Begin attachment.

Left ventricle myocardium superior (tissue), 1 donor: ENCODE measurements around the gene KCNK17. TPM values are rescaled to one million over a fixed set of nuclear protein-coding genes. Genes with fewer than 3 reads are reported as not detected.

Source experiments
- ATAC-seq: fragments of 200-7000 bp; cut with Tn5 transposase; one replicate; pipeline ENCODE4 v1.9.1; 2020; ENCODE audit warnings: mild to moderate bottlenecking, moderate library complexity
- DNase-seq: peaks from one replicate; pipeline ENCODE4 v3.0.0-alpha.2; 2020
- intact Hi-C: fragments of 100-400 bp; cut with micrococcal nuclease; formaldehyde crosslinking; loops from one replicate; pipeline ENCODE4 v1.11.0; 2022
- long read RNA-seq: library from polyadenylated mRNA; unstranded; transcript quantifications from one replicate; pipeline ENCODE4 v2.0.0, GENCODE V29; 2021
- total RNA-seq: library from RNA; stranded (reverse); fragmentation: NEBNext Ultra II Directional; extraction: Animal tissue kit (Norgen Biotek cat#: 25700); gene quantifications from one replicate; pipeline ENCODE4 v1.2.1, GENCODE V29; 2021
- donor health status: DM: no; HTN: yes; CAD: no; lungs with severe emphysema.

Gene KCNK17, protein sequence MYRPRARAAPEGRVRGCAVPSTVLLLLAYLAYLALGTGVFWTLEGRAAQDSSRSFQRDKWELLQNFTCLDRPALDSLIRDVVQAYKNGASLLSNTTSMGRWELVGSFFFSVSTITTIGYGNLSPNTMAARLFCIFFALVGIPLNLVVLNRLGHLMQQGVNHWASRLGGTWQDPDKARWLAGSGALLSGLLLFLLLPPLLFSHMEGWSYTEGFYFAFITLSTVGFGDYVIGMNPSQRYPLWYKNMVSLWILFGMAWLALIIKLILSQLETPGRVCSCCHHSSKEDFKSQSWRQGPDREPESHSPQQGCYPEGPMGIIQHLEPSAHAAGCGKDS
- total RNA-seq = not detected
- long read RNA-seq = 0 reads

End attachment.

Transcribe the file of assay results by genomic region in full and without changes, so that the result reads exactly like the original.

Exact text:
Left ventricle myocardium superior (tissue), 1 donor: ENCODE measurements around the gene KCNK17. TPM values are rescaled to one million over a fixed set of nuclear protein-coding genes. Genes with fewer than 3 reads are reported as not detected.

Source experiments
- ATAC-seq: fragments of 200-7000 bp; cut with Tn5 transposase; one replicate; pipeline ENCODE4 v1.9.1; 2020; ENCODE audit warnings: mild to moderate bottlenecking, moderate library complexity
- DNase-seq: peaks from one replicate; pipeline ENCODE4 v3.0.0-alpha.2; 2020
- intact Hi-C: fragments of 100-400 bp; cut with micrococcal nuclease; formaldehyde crosslinking; loops from one replicate; pipeline ENCODE4 v1.11.0; 2022
- long read RNA-seq: library from polyadenylated mRNA; unstranded; transcript quantifications from one replicate; pipeline ENCODE4 v2.0.0, GENCODE V29; 2021
- total RNA-seq: library from RNA; stranded (reverse); fragmentation: NEBNext Ultra II Directional; extraction: Animal tissue kit (Norgen Biotek cat#: 25700); gene quantifications from one replicate; pipeline ENCODE4 v1.2.1, GENCODE V29; 2021
- donor health status: DM: no; HTN: yes; CAD: no; lungs with severe emphysema.

Gene KCNK17, protein sequence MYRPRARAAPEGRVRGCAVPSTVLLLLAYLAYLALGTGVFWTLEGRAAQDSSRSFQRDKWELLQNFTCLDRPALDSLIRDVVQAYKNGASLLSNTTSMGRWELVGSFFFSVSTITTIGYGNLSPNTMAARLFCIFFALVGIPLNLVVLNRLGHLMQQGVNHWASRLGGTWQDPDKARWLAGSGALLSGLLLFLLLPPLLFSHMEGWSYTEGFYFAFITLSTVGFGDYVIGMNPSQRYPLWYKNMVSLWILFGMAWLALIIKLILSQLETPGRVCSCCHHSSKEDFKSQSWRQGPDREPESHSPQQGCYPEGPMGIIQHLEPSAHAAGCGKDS
- total RNA-seq = not detected
- long read RNA-seq = 0 reads